Number 86 • March/April 2012
ISSN 1944-7639 (online version)
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As of April 30, CLIR’s address will be 1707 L St., NW, Suite 650, Washington, DC 20036. Our phone and fax numbers will stay the same. We hope you’ll come visit us in our new space!
by Chuck Henry
Two recently published books focus on the utility of building design as a framework for innovation and discovery. Jon Gernter’s The Idea Factory: Bell Labs and the Great Age of American Innovation describes the long corridors of the New Jersey laboratory, its shared dining areas, and other architectural features that not only encouraged but forced the engineers and scientists to see one another, bump into colleagues, and easily sit for conversations that often ranged over several disciplines and sometimes lasted for decades. George Dyson’s Turing’s Cathedral: The Origins of the Digital Universe, set at the Institute for Advanced Study (IAS), describes the flourishing of invention that the campus provided for a brilliant, eclectic gathering of thinkers. It was at IAS that the hardware and software that would become foundational to our digital environment were conceived from the tenets and suppositions of information theory. The list of inventions and discoveries emanating from Bell Labs continues to astonish; it includes the transistor, communication satellites (Telstar), charge-coupled devices for imaging sensors, the wave nature of matter, and cosmic microwave background radiation.
These books recall How Buildings Learn, an earlier, often cited work by Stewart Brand that devotes a chapter to Massachusetts Institute of Technology’s fabled Building 20. One resident of Building 20 opined that if you didn’t like an interior wall, you could thrust your elbow through it and open up the space. This vivid image epitomizes the flexibility (and shoddy construction) of interior spaces that were subject to a tremendous amount of reshuffling and repurposing over time. Built quickly with wooden beams in the 1940s to house research deemed vital to the U.S. war effort, the ”temporary” building remained in use for more than 50 years, becoming one of the most productive spaces for innovation in the world. As various disciplinary interests (engineering, linguistics, and electronics, among others) took up residence, the rambling corridors and ad hoc nature of the rooms facilitated an amazing cross-fertilization of ideas and perspectives. Interdisciplinarity and collaboration came naturally to this space. Residents had nearly complete control over the arrangement of offices (one really could knock through walls), and it was almost impossible not to see or speak with someone who was working on leading research in fields both close to and distant from one’s own.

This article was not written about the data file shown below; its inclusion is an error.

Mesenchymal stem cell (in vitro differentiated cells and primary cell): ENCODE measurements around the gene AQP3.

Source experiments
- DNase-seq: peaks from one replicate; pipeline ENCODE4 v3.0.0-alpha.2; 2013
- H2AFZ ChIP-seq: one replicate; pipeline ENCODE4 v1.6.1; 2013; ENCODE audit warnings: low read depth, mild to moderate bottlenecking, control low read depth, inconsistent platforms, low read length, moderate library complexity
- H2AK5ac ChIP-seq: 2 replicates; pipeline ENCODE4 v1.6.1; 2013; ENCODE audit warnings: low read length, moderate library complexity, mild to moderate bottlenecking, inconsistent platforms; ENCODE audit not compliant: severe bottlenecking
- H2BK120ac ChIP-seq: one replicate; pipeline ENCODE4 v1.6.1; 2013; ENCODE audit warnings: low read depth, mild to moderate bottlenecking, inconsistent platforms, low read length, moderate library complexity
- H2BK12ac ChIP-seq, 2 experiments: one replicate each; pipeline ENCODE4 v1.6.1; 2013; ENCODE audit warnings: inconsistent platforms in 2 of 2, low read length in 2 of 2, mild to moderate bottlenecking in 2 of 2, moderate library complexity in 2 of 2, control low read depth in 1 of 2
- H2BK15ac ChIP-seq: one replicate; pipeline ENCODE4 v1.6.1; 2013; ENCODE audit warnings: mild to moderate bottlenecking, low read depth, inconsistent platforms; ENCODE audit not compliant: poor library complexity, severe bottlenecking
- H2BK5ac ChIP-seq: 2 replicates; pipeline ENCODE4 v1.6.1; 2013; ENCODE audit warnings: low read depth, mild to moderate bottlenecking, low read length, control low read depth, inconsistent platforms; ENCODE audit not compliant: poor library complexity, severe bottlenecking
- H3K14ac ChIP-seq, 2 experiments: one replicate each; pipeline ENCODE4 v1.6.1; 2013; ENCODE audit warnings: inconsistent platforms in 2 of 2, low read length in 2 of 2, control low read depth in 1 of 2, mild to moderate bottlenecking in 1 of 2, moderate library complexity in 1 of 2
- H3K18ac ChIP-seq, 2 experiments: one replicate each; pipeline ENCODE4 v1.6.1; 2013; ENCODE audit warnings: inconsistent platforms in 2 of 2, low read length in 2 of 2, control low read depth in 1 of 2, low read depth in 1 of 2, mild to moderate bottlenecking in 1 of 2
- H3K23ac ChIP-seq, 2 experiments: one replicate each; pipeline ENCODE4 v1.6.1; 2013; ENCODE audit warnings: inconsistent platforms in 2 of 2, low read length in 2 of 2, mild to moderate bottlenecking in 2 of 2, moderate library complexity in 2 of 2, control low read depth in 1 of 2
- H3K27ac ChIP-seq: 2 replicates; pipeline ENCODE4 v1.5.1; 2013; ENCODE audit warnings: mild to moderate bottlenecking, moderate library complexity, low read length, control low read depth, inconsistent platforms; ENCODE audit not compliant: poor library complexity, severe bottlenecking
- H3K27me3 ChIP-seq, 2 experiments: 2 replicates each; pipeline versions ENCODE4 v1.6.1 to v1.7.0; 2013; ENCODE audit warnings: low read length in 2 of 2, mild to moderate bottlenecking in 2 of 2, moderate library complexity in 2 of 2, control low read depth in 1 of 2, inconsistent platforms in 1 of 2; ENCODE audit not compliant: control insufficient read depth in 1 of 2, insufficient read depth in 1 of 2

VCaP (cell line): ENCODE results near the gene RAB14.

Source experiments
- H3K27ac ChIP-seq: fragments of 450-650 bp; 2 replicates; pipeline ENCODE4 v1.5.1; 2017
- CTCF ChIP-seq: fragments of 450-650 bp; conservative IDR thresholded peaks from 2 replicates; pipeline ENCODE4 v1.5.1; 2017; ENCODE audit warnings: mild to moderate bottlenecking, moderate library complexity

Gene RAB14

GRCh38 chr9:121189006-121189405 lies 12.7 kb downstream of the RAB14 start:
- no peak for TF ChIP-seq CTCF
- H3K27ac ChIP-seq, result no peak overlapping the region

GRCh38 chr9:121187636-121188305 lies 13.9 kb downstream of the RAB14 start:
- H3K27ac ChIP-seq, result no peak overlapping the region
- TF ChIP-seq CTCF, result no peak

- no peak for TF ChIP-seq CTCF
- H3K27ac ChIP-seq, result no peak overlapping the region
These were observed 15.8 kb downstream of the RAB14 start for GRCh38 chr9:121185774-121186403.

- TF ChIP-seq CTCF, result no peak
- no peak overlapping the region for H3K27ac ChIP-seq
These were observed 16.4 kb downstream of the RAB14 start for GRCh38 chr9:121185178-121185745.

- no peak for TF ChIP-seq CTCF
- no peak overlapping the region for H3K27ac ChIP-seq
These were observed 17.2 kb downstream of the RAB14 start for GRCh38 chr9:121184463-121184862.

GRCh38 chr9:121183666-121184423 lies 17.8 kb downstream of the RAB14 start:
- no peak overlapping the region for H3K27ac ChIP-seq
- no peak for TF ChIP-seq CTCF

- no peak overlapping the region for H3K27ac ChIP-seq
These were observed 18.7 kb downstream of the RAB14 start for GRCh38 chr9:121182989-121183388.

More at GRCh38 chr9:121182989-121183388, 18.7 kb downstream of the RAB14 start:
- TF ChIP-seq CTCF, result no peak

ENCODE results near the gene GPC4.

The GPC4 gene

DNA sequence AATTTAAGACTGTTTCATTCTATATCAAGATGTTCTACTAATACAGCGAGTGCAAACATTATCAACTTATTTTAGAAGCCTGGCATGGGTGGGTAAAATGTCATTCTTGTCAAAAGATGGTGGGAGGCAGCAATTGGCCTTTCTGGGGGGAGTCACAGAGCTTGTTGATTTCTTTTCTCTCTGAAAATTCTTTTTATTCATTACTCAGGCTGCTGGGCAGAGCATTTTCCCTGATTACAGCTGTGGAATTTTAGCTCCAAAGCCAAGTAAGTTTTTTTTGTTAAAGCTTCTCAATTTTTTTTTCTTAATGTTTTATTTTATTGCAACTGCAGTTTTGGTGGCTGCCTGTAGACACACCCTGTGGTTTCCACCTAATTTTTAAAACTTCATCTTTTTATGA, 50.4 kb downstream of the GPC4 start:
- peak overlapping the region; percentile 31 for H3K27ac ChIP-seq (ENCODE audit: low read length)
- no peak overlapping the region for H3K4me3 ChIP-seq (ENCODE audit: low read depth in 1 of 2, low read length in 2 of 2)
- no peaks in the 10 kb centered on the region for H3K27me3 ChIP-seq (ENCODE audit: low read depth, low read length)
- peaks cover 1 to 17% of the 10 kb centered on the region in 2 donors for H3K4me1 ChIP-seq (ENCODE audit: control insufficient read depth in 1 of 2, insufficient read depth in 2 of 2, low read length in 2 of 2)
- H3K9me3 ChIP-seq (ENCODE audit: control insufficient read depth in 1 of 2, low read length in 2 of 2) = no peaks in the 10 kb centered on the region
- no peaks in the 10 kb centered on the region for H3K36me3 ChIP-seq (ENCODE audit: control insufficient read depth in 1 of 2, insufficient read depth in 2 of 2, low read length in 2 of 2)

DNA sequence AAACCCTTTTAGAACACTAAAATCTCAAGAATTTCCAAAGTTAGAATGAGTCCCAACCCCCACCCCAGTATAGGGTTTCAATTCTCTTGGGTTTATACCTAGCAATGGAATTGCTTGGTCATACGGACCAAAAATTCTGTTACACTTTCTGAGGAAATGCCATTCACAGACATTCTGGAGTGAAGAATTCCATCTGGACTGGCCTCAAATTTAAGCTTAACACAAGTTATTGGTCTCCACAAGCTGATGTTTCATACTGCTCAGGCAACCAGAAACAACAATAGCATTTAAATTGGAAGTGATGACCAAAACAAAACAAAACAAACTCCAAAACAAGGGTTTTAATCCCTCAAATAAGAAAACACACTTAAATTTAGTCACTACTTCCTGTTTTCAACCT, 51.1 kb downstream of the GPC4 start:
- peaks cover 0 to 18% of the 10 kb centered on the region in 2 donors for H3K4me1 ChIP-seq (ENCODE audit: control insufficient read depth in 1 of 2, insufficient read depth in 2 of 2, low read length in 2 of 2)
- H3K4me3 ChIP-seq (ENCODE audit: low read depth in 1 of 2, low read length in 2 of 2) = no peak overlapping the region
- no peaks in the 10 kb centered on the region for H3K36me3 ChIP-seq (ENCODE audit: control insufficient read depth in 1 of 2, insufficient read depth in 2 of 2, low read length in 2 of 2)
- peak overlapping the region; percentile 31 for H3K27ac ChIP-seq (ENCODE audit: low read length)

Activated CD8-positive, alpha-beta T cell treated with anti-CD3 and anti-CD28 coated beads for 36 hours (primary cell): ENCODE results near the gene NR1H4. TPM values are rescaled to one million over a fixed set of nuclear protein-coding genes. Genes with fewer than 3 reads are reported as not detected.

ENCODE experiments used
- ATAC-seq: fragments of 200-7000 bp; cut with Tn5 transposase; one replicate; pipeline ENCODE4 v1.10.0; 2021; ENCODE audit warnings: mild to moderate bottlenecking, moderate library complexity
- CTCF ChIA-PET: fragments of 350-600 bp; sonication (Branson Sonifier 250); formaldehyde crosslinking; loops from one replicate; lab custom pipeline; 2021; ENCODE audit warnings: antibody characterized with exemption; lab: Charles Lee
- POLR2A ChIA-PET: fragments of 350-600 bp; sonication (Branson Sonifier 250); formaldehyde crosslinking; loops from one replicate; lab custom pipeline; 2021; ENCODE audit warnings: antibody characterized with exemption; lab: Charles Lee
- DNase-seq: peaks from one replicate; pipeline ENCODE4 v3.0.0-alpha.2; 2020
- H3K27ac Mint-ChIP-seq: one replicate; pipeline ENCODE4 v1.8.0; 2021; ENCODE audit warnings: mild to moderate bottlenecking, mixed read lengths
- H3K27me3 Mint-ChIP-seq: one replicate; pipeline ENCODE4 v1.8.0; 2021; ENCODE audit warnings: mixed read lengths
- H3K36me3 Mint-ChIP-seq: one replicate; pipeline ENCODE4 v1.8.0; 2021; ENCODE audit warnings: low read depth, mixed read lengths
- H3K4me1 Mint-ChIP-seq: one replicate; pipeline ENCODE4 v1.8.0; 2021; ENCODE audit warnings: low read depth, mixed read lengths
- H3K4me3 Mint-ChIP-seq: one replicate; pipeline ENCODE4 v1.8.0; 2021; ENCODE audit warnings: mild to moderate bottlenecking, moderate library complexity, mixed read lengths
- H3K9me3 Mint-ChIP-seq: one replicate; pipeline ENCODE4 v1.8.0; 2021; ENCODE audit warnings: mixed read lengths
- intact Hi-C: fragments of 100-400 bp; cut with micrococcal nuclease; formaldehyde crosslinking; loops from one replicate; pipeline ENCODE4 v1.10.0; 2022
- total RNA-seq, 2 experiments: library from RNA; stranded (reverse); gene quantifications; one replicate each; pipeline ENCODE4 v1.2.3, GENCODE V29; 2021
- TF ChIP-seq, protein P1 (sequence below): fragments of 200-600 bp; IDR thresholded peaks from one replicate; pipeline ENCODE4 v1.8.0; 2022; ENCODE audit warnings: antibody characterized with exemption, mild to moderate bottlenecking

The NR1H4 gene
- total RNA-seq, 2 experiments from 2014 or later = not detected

To innovate, as the Latin root implies, is to make new: to bring different and original insights to life, to articulate new ways of perceiving. Often this entails rethinking traditional challenges and concepts in fresh ways. The increasing power and flexibility of digital technology, with its attendant resources, applications, and tools, has facilitated a florescence of innovation in higher education over the past decade. But today our creative sorcery is increasingly manifest in large, complex projects that can function effectively only at a national scale—projects that are themselves integers of an amalgam of similarly immense projects under way that, if developed as coherent parts of a broadly drawn digital ecology, can catalyze higher education into a new state.
In the shadow of our engineered sorcery we are collectively rather poor apprentices. The technical skills needed to build the HathiTrust, the Digital Preservation Network, the Digital Library of America, or Kuali; to make the transition to linked data from more traditional markup vocabularies; or to develop services and tools for Internet 2 that reside above the institutional level, rather than in it, are challenging. The skills to bring together dozens or hundreds of institutions, different professional perspectives, multiple disciplinary methods, and disparate stakeholders to achieve a cohesive ecology—in a word, leadership—are even more daunting. Without question, exceptional individuals have stepped forward and generously and tirelessly brought us to the tables of innovation and creative rethinking. But the greater challenge is to educate leaders who can sustain these efforts and help them evolve—individuals who can appropriate the complex methods of collaboration and foster the interdependency that is critical to our future.